Would you have an advice for someone interested in trying their hand at blogging?

Just do it. Go to a free site like or, get a site account, and start writing. The hardest part is having something to write about – everything else is just decoration.

massively multiplayer games for dummiesOnce upon a time you wrote a book entitled Massively Multiplayer Games for Dummies. Could you take a minute and talk a little about the book and what the process was like in getting it published?

Sure. I was approached in 2005 by Wiley (the publishes of the “..for Dummies” series) because the original author they had planned to write the book, Richard Bartle, didn’t have time to do it. Ordinarily I would have taken umbrage at being number two, but given who they originally went with I don’t feel that badly about it. I was paired with a couple of editors (one from Wiley and Nova Barlow from Themis Group, who was the designated actually-knows-something-about-MMOs fact checker) and for 6 months spent every weekend cranking out chapters.

What kind of research went into writing it?

As far as research, well, there really wasn’t so much “research” as “put down a description of what we do every weekend in writing”. I drafted several members of my DAoC guild for screenshots of things like tanking, healing, and dying, which caused some people to note that there was an awful lot of DAoC screenshots in the book. My wife especially was a huge help with a lot of the book, and the section on crafting is from her experiences as a master tradeswoman in several MMORPGs.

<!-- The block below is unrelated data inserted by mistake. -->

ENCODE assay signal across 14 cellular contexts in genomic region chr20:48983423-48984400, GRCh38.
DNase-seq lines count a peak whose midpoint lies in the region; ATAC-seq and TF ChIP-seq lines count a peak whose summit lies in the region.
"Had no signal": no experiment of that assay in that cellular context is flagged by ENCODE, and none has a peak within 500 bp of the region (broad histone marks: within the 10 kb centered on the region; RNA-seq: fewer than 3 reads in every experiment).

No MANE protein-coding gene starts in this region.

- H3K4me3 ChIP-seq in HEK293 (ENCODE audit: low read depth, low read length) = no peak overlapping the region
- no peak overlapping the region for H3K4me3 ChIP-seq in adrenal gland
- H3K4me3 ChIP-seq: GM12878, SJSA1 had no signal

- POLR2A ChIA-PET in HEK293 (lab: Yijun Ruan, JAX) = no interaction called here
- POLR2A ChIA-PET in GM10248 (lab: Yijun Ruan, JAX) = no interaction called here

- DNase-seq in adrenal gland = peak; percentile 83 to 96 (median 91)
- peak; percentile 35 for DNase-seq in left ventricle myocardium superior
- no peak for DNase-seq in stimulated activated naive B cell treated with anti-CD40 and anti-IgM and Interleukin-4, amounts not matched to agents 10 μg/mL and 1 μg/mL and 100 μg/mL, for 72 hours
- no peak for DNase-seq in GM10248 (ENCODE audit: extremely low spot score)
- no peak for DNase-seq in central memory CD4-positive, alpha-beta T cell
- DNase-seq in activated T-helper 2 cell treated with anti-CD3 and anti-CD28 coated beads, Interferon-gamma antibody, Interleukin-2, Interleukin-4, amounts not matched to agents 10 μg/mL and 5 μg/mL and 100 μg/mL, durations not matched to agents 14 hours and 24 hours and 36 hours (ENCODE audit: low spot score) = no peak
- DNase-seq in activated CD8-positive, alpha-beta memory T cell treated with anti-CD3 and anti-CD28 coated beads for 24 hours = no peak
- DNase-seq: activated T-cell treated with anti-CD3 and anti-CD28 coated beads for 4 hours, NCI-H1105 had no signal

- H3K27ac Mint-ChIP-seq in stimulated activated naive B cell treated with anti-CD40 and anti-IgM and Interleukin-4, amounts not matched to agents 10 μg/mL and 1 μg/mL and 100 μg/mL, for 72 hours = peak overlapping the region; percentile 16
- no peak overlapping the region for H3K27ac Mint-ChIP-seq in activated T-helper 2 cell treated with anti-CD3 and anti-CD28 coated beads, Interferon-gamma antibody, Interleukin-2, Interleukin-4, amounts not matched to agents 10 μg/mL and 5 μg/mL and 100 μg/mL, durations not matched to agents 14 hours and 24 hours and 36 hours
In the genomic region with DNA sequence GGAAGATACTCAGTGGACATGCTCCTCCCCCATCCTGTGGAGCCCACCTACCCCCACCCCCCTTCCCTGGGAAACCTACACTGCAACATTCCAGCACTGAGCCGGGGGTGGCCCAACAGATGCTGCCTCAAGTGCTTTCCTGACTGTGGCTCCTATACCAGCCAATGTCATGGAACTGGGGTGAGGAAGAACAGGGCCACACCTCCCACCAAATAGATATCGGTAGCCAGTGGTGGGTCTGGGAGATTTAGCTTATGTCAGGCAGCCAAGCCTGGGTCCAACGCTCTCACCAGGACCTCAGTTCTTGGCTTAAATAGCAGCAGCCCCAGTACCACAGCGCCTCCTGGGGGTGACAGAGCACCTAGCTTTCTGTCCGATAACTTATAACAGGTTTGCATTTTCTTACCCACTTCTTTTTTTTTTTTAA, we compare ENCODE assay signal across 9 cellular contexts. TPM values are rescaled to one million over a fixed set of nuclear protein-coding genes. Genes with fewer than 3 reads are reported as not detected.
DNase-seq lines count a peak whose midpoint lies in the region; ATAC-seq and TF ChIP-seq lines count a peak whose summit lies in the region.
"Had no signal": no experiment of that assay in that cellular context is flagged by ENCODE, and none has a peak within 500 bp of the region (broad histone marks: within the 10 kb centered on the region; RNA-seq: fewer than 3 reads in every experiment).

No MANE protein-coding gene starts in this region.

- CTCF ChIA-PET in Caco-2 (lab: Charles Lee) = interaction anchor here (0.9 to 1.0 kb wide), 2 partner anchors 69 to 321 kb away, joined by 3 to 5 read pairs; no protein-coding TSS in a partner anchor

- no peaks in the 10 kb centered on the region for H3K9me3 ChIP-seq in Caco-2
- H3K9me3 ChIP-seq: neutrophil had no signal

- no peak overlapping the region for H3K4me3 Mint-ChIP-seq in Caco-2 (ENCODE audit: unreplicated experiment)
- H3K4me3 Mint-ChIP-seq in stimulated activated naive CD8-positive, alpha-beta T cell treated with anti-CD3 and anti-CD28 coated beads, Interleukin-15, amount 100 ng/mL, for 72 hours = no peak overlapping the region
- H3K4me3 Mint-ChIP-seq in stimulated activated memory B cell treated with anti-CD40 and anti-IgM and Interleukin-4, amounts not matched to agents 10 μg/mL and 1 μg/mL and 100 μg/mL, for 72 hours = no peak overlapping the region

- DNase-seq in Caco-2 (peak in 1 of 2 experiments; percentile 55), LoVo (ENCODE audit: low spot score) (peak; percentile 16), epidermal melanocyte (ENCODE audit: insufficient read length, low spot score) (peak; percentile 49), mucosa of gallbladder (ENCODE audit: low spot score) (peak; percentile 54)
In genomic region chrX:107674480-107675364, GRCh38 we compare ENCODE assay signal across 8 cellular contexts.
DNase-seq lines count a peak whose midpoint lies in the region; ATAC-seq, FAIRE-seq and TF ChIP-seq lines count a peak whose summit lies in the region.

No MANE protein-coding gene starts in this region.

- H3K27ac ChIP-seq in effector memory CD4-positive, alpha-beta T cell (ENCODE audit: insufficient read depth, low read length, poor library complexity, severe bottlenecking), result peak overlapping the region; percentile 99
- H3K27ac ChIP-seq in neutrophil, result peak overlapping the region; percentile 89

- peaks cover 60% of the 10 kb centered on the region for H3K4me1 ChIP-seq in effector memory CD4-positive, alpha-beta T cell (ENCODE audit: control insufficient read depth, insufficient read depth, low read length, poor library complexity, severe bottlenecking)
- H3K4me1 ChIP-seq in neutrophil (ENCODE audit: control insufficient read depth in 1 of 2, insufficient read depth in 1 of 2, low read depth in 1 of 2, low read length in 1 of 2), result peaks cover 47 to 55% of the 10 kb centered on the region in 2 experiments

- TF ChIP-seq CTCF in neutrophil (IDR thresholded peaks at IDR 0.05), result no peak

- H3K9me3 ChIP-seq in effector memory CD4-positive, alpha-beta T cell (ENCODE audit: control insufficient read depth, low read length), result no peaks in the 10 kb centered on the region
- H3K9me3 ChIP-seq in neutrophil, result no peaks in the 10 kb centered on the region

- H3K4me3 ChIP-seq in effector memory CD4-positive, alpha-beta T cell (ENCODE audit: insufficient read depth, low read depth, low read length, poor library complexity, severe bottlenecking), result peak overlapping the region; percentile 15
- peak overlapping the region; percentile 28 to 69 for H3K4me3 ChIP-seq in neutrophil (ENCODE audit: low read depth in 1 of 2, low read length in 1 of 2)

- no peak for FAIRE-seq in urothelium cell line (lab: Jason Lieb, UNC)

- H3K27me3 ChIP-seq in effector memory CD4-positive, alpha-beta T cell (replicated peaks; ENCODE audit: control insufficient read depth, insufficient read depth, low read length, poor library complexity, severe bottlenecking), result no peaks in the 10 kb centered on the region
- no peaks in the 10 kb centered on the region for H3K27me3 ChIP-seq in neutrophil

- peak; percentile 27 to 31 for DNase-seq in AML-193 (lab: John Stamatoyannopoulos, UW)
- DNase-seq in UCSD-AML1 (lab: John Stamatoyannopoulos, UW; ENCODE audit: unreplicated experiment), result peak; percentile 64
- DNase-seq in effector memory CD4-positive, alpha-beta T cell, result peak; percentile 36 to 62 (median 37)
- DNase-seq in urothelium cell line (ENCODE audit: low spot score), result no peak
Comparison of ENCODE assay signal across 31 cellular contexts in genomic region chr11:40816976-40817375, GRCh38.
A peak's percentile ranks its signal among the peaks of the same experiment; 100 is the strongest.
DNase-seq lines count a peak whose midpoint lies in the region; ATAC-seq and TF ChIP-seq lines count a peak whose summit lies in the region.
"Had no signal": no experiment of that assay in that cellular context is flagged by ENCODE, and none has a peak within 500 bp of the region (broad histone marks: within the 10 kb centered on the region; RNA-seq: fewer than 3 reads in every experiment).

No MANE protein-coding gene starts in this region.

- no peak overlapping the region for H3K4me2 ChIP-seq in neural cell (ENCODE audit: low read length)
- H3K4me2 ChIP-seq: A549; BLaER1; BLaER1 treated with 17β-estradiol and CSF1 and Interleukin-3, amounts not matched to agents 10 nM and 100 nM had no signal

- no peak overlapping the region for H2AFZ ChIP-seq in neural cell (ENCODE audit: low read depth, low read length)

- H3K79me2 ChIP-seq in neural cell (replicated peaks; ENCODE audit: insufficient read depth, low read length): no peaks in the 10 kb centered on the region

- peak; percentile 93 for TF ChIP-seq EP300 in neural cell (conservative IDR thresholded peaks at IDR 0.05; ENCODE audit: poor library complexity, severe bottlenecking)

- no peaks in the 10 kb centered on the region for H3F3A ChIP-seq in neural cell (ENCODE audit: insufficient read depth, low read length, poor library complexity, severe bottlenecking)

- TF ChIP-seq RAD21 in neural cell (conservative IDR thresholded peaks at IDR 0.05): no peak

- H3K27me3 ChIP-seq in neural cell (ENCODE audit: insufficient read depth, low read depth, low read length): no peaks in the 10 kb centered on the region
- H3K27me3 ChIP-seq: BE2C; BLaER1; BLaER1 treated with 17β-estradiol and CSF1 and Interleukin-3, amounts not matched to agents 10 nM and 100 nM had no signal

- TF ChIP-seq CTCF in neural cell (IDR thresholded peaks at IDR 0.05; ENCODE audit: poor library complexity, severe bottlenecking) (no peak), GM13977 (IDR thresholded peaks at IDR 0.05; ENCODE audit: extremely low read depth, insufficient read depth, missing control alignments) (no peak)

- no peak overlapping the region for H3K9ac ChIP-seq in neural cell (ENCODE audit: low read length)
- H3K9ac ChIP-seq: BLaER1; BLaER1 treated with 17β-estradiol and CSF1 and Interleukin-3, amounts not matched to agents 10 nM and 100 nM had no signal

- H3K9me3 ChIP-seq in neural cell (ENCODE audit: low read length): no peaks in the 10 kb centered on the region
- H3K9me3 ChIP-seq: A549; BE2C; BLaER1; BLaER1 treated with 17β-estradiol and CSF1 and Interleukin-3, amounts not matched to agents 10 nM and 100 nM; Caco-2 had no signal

Are you pleased with the way it turned out?

I’m pleased with how it turned out. Originally it was to include a trial DVD for World of Warcraft, which I think would have helped sales just from having that, but Blizzard didn’t have it ready in time for the book to go to press. In any event it didn’t sell that well (it is kind of far afield from what the “for Dummies” series usually covers, and I doubt there’s any plans for doing a revised edition. I wouldn’t have time to work on it even if there were, so there’s that. But still, it was an invaluable experience for me personally, plus I can tell people I’m a published author now and them smile smugly. That’s pretty important.

And one final question, if you had a chance to do all of this over again, would you do anything different?

With hindsight, I would do many, many things differently. But overall I absolutely can’t complain about where everything ended up – I have made dozens if not hundreds of friends from my Internet scribblings, and currently work in MMO game design which is about as much of a dream job as you can conceive. So, no, I wouldn’t change anything because as science fiction teaches us, one random change and all of a sudden we all die and the world is ruled by intelligent dinosaurs. Personally, I don’t want that guilt on my hands, thanks.

One Response to “One shot: Scott Jennings”

  1. […] is a site that apparently wants to interview each and every MMO blogger (there are quite a lot!). Today’s my turn. Filed under: Me No Comments Comments (0) Trackbacks (0) ( subscribe to comments on this post […]